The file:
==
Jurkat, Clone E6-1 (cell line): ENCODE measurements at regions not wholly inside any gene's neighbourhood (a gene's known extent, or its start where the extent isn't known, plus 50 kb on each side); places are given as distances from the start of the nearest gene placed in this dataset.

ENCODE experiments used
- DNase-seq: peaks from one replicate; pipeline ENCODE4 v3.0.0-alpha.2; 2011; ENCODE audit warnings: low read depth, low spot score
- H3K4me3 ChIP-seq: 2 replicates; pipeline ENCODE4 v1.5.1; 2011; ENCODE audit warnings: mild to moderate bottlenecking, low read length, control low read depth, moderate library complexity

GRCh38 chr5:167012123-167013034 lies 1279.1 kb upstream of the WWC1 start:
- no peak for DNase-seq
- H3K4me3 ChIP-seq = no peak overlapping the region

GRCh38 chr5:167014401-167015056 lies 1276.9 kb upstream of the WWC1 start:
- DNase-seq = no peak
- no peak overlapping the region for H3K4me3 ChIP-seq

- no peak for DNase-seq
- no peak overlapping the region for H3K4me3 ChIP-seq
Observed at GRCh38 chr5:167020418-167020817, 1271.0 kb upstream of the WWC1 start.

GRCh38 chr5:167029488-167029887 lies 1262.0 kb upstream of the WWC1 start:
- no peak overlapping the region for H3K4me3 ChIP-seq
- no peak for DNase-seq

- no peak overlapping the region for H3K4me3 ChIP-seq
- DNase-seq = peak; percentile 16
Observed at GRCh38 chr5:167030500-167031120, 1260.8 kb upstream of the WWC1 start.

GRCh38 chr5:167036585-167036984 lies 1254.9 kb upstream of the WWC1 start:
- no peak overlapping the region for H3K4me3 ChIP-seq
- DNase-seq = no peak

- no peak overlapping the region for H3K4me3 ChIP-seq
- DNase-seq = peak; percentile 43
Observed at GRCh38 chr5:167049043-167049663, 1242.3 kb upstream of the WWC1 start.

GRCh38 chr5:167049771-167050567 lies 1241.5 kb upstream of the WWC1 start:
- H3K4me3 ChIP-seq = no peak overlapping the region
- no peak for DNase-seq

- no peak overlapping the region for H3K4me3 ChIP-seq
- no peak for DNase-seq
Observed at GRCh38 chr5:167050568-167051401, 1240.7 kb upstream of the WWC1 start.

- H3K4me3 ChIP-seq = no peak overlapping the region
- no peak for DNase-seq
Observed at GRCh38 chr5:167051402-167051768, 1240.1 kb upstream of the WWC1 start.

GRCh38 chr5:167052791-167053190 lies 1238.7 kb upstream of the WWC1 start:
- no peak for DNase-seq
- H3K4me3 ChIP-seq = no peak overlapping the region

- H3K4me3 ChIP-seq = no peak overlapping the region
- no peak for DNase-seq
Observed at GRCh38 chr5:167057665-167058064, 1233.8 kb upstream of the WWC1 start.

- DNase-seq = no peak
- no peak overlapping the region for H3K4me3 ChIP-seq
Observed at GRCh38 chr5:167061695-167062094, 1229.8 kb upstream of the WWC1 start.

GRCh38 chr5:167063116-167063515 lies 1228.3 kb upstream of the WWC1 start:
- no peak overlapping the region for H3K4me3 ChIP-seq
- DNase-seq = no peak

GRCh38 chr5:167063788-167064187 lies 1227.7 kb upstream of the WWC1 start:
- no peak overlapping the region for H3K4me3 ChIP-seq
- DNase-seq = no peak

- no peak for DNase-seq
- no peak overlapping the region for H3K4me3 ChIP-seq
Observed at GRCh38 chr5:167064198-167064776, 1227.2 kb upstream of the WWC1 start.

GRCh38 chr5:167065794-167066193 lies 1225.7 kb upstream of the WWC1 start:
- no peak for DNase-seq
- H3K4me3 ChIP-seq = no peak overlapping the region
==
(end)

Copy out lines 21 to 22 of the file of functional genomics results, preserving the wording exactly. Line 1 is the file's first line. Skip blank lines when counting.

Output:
- no peak overlapping the region for H3K4me3 ChIP-seq
- DNase-seq = no peak